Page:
RSS may have been done and dusted a decade or more ago, but I’ve been thinking a lot about RDF again of late, and have been exploring some of its implementation.

RSS 2.0—referred to as RSS henceforth for brevity—has a few methods for delivering textual payloads:

The <description> attribute

This comes by default in RSS, and is defined in the specification as containing an “item synopsis”. Most blogs I encounter include the entire text, including Dave Winer’s who wrote this spec.

I follow the RDF/XML standard and include CDATA-escaped content as WordPress does, because it’s cleaner:

<description><!CDATA[[<p>Here’s an entire post.</p>]]</description>

But Dave Winer and other authors escape their HTML instead:

<description>&lt;p&gt;Here&#x2019;s an entire post.&lt;/p&gt;</description>

The <content:encoded> attribute

This is included in an RSS 1.0 namespace, which you include with:

xmlns:content="http://purl.org/rss/1.0/modules/content/

Its spec defines it as “an element whose contents are the entity-encoded or CDATA-escaped version of the content of the item.” This renders it the same as <description> in practice.

<content:encoded><!CDATA[[<p>Here’s an entire post.</p>]]</content:encoded>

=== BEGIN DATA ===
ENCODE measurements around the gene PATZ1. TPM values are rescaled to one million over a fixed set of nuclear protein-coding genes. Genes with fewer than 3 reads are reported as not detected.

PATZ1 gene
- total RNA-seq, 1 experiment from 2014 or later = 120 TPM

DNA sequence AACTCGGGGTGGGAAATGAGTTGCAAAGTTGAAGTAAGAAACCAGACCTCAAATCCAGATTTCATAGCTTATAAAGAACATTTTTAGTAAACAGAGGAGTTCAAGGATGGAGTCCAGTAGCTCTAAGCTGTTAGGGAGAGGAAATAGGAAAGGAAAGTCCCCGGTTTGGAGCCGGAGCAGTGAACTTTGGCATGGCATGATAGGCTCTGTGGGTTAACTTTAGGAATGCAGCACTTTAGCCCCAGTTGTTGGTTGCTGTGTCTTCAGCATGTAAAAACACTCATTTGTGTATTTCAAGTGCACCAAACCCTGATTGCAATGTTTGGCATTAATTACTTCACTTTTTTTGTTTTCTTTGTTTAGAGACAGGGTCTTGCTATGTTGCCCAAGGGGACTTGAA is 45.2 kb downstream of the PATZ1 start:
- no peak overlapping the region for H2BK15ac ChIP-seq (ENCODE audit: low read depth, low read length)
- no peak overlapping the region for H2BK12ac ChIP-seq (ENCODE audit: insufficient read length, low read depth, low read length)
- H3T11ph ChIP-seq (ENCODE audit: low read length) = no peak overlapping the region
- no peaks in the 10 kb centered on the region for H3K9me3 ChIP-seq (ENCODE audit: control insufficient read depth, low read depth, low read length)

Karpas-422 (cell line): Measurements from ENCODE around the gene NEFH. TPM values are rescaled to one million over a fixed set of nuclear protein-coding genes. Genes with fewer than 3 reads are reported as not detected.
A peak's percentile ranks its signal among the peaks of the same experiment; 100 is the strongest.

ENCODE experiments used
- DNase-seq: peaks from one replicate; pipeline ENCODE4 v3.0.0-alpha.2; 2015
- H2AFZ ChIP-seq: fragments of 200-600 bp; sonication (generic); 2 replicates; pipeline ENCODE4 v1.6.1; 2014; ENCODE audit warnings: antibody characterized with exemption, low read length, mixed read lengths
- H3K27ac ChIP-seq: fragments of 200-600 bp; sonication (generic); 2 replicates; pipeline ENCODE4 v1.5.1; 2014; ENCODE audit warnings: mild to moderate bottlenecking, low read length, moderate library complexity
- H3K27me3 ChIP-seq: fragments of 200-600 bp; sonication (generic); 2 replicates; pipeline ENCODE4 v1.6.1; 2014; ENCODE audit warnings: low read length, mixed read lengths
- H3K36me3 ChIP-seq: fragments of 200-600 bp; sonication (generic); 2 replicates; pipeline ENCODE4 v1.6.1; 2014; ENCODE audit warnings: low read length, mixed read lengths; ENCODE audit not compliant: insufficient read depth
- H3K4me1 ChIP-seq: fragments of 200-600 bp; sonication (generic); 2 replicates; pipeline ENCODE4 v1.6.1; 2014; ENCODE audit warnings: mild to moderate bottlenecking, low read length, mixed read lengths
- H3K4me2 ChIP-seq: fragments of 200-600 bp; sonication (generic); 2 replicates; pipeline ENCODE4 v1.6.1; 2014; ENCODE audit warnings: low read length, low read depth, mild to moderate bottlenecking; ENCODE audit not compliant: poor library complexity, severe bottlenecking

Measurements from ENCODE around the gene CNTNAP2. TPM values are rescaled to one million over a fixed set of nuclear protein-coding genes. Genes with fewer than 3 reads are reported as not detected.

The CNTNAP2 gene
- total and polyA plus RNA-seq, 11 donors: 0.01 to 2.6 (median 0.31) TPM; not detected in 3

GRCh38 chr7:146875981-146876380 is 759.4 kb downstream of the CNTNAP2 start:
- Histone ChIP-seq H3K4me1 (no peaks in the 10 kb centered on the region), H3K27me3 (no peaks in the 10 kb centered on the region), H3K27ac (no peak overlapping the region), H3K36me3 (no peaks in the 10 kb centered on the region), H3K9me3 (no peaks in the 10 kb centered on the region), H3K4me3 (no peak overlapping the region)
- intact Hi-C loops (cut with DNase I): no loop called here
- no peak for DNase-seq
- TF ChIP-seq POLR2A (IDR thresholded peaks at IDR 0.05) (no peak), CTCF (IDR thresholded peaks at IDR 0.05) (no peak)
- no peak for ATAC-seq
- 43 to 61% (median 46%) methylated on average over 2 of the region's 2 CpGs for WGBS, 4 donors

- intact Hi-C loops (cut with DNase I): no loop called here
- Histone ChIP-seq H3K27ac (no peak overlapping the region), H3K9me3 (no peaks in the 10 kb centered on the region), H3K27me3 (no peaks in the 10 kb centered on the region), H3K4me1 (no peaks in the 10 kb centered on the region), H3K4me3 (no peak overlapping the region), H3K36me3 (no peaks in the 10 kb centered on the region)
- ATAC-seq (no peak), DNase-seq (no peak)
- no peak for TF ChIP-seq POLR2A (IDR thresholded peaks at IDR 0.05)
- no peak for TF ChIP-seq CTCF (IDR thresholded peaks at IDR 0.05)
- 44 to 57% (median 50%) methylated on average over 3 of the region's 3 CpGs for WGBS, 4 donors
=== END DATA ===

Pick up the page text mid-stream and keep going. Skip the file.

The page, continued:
I used to include a CDATA-escaped version of blog post text using this, but removed it because it duplicated how I used <description>.

The <excerpt:encoded> attribute

This comes to us via WordPress, which you include with the below. It no longer resolves, though RSS only needs it as an identifier.

xmlns:excerpt="http://wordpress.org/export/1.2/excerpt/"

This allows a post excerpt to be included alongside, and distinct from, the full blog post content. In practice it carries a CDATA-escaped payload, even if it rarely has more than plain text.

<excerpt:encoded><!CDATA[[It's about zettai ryouiki.]]></excerpt:encoded>

I use it alongside <description> to provide an abstract, which I also feed into Schema, OpenGraph and Twitter description fields.

The <dc:description> attribute

This comes from the venerable Dublin Core, and is also referenced in the broader dcterms namespace. You include it with:

xmlns:dc="http://purl.org/dc/elements/1.1/"

The spec makes it clear it “may include but is not limited to: an abstract, a table of contents, a graphical representation, or a free-text account of the resource.” So arguably it overlaps the above.

<dc:description><!CDATA[[It's about zettai ryouiki.]]></dc:description>

I leaned heavily towards using this, especially given I already use Dublin Core to ascribe authorship without leaking my email address as per the RSS specification. But <excerpt:encoded> appears more widely supported in feed readers from my own testing.

Other namespaces

Podcast-specific namespaces including iTunes and Yahoo’s abandonware MediaRSS define description attributes, presumably so they can be distinct from the blog post used to describe and download the content. These are beyond the scope of this post, but worth keeping in mind if you’re specifically delivering podcasts or mixed content.